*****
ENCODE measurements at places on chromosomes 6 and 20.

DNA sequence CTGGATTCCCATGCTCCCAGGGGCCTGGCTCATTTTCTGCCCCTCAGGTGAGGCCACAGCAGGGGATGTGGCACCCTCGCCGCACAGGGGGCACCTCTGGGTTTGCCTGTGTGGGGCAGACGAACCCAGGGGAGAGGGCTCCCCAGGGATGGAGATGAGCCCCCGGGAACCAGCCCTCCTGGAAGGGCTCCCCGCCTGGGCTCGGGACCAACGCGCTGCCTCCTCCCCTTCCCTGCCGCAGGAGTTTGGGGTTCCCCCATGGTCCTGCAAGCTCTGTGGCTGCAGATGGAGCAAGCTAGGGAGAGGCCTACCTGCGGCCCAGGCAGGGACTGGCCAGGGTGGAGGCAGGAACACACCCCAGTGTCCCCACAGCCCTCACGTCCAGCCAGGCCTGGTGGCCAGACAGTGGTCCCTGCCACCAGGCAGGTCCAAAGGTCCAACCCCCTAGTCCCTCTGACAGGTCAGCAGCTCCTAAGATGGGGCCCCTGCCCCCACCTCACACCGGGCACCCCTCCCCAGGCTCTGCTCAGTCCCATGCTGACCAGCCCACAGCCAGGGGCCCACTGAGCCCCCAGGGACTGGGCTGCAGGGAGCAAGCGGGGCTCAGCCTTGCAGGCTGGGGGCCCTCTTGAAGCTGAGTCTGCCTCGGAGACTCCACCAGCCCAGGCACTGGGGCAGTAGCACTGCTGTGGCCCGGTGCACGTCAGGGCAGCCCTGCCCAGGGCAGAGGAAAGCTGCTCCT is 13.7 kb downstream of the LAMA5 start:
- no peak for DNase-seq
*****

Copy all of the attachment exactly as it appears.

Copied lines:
ENCODE measurements at places on chromosomes 6 and 20.

DNA sequence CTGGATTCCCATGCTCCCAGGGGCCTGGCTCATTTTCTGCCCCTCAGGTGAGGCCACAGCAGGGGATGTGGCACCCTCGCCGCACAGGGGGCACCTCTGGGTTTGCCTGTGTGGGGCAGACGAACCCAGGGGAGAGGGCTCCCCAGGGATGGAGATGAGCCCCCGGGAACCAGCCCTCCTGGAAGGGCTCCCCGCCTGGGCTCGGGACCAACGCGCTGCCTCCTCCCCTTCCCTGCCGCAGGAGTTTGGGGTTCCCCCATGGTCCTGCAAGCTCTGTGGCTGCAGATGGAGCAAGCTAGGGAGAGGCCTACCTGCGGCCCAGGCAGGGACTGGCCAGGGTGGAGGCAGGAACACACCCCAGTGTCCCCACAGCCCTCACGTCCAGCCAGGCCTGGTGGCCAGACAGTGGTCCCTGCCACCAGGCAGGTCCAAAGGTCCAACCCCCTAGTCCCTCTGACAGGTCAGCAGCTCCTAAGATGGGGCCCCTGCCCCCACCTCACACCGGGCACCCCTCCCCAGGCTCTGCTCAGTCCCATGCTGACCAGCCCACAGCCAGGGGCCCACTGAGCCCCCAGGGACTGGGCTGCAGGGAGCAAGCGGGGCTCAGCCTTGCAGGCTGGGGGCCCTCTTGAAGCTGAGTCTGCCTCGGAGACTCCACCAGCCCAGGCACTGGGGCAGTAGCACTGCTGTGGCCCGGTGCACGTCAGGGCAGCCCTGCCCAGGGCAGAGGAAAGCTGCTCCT is 13.7 kb downstream of the LAMA5 start:
- no peak for DNase-seq